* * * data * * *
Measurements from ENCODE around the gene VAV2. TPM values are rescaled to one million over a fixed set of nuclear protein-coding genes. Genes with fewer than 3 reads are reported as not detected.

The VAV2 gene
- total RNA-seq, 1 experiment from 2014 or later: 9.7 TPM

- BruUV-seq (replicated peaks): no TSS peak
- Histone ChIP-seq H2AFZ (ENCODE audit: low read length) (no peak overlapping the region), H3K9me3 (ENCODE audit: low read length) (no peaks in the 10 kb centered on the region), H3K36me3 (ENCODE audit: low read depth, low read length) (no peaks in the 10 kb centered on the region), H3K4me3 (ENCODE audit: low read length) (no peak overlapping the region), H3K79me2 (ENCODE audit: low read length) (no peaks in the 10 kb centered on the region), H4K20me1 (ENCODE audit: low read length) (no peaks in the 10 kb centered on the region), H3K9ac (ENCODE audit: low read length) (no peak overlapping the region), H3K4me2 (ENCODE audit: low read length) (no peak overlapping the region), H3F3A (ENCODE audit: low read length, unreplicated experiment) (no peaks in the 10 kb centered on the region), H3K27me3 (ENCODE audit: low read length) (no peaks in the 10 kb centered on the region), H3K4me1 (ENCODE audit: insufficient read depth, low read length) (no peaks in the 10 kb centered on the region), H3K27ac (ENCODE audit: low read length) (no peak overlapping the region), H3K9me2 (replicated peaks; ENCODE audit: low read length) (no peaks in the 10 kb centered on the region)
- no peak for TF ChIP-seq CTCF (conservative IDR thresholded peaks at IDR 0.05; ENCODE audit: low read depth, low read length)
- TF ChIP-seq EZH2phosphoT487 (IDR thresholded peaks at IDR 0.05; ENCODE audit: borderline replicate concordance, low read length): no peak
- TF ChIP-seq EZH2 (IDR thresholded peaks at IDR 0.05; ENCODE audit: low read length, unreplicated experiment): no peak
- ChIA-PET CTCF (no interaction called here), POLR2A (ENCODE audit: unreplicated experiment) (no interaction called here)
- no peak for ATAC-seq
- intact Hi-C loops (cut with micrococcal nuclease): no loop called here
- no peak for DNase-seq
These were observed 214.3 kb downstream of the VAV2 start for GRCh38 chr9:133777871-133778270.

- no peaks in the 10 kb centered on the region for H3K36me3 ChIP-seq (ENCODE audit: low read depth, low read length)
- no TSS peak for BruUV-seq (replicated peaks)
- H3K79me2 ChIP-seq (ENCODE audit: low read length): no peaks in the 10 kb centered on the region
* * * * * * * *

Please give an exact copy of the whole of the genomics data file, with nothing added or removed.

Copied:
Measurements from ENCODE around the gene VAV2. TPM values are rescaled to one million over a fixed set of nuclear protein-coding genes. Genes with fewer than 3 reads are reported as not detected.

The VAV2 gene
- total RNA-seq, 1 experiment from 2014 or later: 9.7 TPM

- BruUV-seq (replicated peaks): no TSS peak
- Histone ChIP-seq H2AFZ (ENCODE audit: low read length) (no peak overlapping the region), H3K9me3 (ENCODE audit: low read length) (no peaks in the 10 kb centered on the region), H3K36me3 (ENCODE audit: low read depth, low read length) (no peaks in the 10 kb centered on the region), H3K4me3 (ENCODE audit: low read length) (no peak overlapping the region), H3K79me2 (ENCODE audit: low read length) (no peaks in the 10 kb centered on the region), H4K20me1 (ENCODE audit: low read length) (no peaks in the 10 kb centered on the region), H3K9ac (ENCODE audit: low read length) (no peak overlapping the region), H3K4me2 (ENCODE audit: low read length) (no peak overlapping the region), H3F3A (ENCODE audit: low read length, unreplicated experiment) (no peaks in the 10 kb centered on the region), H3K27me3 (ENCODE audit: low read length) (no peaks in the 10 kb centered on the region), H3K4me1 (ENCODE audit: insufficient read depth, low read length) (no peaks in the 10 kb centered on the region), H3K27ac (ENCODE audit: low read length) (no peak overlapping the region), H3K9me2 (replicated peaks; ENCODE audit: low read length) (no peaks in the 10 kb centered on the region)
- no peak for TF ChIP-seq CTCF (conservative IDR thresholded peaks at IDR 0.05; ENCODE audit: low read depth, low read length)
- TF ChIP-seq EZH2phosphoT487 (IDR thresholded peaks at IDR 0.05; ENCODE audit: borderline replicate concordance, low read length): no peak
- TF ChIP-seq EZH2 (IDR thresholded peaks at IDR 0.05; ENCODE audit: low read length, unreplicated experiment): no peak
- ChIA-PET CTCF (no interaction called here), POLR2A (ENCODE audit: unreplicated experiment) (no interaction called here)
- no peak for ATAC-seq
- intact Hi-C loops (cut with micrococcal nuclease): no loop called here
- no peak for DNase-seq
These were observed 214.3 kb downstream of the VAV2 start for GRCh38 chr9:133777871-133778270.

- no peaks in the 10 kb centered on the region for H3K36me3 ChIP-seq (ENCODE audit: low read depth, low read length)
- no TSS peak for BruUV-seq (replicated peaks)
- H3K79me2 ChIP-seq (ENCODE audit: low read length): no peaks in the 10 kb centered on the region